Vegetation development patterns on skislopes in lowland Hokkaido, northern Japan.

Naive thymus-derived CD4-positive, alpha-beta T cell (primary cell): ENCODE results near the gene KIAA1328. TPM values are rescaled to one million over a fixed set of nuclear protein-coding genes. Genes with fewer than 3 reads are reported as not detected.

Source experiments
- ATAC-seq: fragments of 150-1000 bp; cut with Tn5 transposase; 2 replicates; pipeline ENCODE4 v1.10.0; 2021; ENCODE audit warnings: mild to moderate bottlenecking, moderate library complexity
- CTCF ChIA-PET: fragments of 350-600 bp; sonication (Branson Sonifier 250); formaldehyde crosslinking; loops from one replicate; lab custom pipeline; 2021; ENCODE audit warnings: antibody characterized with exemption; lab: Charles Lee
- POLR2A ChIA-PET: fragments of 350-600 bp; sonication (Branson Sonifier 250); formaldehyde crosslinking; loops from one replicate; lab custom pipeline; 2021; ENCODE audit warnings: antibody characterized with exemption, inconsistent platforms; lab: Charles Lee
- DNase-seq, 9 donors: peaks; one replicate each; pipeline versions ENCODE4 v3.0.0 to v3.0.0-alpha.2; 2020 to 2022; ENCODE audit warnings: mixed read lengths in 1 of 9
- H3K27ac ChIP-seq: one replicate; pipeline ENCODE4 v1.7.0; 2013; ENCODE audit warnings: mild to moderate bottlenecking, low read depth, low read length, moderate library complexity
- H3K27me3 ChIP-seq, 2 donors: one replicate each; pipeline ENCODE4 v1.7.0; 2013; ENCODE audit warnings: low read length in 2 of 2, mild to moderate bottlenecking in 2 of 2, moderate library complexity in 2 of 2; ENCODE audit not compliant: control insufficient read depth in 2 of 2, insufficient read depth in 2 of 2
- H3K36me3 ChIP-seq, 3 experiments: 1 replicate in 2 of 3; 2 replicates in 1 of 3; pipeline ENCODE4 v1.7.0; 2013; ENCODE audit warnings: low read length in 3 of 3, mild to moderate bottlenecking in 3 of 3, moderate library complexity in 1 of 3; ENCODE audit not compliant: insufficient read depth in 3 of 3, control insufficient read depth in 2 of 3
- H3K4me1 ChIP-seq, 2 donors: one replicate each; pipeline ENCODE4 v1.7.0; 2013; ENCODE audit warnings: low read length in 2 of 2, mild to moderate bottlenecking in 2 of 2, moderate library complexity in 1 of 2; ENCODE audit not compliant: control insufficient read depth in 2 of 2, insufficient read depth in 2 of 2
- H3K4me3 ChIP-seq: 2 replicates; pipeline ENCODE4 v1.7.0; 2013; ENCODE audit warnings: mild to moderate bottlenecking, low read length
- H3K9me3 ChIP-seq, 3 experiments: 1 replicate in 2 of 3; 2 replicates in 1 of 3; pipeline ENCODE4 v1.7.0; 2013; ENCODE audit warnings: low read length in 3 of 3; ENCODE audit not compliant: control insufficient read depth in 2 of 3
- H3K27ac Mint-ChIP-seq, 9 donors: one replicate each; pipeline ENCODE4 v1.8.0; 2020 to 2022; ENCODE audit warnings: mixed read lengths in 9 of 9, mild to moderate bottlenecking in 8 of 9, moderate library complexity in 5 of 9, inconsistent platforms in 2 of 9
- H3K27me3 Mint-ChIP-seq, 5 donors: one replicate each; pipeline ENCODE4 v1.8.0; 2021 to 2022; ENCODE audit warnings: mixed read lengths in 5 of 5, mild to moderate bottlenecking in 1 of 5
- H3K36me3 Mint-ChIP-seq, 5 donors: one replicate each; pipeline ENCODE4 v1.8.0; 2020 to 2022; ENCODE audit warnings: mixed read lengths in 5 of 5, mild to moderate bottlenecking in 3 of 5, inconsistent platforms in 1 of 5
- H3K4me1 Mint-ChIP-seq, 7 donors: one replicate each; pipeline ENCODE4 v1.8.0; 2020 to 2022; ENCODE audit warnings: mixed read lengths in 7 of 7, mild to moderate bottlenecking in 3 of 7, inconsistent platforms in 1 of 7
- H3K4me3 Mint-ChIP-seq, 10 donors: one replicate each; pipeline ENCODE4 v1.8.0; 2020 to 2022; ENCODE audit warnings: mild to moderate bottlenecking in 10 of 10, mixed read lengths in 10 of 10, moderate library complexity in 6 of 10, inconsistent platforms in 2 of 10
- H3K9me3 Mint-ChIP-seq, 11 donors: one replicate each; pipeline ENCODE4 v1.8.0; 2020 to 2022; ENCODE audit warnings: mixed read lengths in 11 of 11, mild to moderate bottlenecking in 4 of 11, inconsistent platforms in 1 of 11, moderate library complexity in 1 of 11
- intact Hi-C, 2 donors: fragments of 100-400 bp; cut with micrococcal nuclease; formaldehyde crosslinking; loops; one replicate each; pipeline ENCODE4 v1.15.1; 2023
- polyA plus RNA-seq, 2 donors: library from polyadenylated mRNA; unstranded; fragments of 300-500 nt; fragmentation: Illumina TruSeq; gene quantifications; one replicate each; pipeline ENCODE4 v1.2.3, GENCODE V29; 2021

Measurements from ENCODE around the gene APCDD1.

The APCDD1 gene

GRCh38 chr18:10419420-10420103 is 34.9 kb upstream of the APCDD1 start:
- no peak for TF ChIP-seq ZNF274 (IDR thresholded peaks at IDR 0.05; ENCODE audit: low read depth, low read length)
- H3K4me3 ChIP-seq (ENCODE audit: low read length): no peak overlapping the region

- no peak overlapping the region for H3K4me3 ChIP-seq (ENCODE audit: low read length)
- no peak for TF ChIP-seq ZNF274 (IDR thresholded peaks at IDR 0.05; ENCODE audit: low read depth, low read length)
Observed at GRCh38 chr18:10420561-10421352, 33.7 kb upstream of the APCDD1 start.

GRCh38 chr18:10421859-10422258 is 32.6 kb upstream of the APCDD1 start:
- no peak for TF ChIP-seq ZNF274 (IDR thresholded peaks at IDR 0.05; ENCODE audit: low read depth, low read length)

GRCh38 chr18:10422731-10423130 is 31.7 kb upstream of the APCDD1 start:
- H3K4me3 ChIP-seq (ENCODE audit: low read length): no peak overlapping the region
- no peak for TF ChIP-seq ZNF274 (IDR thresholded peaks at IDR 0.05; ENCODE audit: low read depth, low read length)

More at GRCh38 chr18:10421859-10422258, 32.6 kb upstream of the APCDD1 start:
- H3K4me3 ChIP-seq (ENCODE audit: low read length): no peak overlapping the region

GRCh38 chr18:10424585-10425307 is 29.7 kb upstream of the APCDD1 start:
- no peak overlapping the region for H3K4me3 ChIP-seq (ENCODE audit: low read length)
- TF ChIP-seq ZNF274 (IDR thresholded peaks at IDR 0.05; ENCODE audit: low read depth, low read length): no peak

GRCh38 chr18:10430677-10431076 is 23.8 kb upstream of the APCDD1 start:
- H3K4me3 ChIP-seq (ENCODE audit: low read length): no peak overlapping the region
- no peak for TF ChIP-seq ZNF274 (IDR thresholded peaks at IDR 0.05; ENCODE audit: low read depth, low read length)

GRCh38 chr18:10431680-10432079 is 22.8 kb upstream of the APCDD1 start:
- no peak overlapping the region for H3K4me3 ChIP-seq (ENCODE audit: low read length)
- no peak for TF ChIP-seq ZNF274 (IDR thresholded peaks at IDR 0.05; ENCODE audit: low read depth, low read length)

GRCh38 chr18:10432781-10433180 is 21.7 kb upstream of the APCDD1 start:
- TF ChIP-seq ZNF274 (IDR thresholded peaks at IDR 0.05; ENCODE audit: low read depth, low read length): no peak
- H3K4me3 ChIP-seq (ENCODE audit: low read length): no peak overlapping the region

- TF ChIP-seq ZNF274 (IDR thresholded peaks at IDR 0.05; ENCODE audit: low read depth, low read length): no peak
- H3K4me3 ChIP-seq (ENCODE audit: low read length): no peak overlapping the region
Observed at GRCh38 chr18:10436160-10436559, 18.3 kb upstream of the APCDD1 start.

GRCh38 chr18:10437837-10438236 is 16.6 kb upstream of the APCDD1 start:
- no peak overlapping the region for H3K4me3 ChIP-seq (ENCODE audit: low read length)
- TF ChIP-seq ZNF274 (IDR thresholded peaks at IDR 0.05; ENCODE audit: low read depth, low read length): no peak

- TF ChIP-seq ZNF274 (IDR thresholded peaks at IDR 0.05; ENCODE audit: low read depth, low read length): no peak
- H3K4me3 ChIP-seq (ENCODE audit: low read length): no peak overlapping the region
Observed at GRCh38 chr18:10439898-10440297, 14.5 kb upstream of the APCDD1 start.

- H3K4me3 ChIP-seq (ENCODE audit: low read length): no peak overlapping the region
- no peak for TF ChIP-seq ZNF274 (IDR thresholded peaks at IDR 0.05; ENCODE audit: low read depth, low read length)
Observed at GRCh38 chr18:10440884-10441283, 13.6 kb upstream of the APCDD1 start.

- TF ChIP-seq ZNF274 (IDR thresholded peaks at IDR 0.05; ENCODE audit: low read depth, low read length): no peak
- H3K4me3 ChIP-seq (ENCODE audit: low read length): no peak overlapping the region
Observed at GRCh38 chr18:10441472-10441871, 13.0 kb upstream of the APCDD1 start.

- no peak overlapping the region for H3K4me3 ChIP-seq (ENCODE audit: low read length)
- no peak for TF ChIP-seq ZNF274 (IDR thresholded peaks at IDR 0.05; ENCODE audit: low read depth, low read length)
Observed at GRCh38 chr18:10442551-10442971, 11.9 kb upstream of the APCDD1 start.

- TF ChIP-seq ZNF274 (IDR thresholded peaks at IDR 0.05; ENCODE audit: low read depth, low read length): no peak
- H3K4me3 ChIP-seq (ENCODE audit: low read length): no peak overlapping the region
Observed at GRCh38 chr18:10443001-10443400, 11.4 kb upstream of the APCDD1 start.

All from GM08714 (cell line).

The Japanese montane zones are usually covered with well-developed forests, and most ski resorts are constructed there. Therefore, the construction of skislopes requires the destruction of forest ecosystems. To detect vegetation development patterns on skislopes, I assessed vegetation on seven skislopes in the lowland of Hokkaido Island, Japan, using 155 2 m × 2 m plots. The surrounding vegetation was mostly consisted of broad-leaved forests with a floor of dwarf bamboo, Sasa senanensis. The skislopes were established 5-28 years before the surveys by scraping off the topsoil and subsequent artificial seeding. The data of vegetation analysed by TWINSPAN resulted in six different grassland types: (A) Miscanthus sinensis-Hypochaeris radicata, (B) introduced herbs with low richness, (C) introduced herbs, (D) Artemisia montana, (E) M. sinensis-Pueraria lobata-A. montana, and (F) Solidago gigantea var. leiophylla. H. radicata and S. gigantea var. leiophylla were alien species. Vegetation dominated by introduced grasses for erosion control, such as Dactylis glomerata and Poa pratensis, should be initial vegetation on the skislopes. Most tree pioneer species established in the vegetation type A, that was most natural vegetation in the skislopes. Type A seemed to proceed from types B and C, and species richness was the highest. Therefore, this type should be preferable for the management and restoration of skislope vegetation. Type D established on newer skislopes, while types E and F established on older skislopes. Results including detrended correspondence analysis suggested that those vegetation types D-F proceeded to distorted succession, i.e. biological invasion changed native successional sere. Based on these results, I recommended that the restriction of alien invasion and careful monitoring on M. sinensis grasslands are required to restore the natural vegetation.